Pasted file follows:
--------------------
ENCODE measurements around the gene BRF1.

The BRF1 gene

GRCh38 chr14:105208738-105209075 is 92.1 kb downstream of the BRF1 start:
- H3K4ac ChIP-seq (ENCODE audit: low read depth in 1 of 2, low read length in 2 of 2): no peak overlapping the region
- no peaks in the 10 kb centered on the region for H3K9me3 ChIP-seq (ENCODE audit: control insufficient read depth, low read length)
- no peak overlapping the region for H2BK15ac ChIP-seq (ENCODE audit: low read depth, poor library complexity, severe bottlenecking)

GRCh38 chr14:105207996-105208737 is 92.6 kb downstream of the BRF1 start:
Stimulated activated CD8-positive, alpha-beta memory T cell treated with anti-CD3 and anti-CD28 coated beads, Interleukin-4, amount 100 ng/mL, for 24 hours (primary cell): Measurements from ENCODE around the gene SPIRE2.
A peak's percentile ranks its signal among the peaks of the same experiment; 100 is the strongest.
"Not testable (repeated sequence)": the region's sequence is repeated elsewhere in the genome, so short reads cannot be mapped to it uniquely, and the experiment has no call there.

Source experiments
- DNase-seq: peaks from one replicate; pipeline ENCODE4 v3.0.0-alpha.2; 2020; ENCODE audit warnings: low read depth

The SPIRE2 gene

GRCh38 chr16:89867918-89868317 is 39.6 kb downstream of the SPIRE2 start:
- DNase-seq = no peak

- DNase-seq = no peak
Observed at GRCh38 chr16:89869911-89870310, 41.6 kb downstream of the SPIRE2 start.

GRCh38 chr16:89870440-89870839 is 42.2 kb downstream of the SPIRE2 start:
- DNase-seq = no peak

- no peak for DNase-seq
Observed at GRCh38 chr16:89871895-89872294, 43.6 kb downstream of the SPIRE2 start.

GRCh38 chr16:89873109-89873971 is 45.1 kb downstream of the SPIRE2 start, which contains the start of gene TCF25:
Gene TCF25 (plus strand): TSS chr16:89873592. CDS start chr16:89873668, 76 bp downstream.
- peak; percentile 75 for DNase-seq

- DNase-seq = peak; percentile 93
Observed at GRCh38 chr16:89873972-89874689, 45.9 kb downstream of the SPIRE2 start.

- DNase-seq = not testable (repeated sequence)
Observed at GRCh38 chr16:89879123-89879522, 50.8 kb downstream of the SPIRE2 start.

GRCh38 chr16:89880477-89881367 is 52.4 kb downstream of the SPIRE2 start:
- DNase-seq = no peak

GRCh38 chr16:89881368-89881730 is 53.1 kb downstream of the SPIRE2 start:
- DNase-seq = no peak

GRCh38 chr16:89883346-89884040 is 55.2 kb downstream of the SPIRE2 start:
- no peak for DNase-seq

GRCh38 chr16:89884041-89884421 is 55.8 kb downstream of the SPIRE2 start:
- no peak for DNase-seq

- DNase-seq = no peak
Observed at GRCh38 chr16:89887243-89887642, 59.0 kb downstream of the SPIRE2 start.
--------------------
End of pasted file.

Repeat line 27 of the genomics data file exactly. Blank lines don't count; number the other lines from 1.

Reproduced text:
- DNase-seq = not testable (repeated sequence)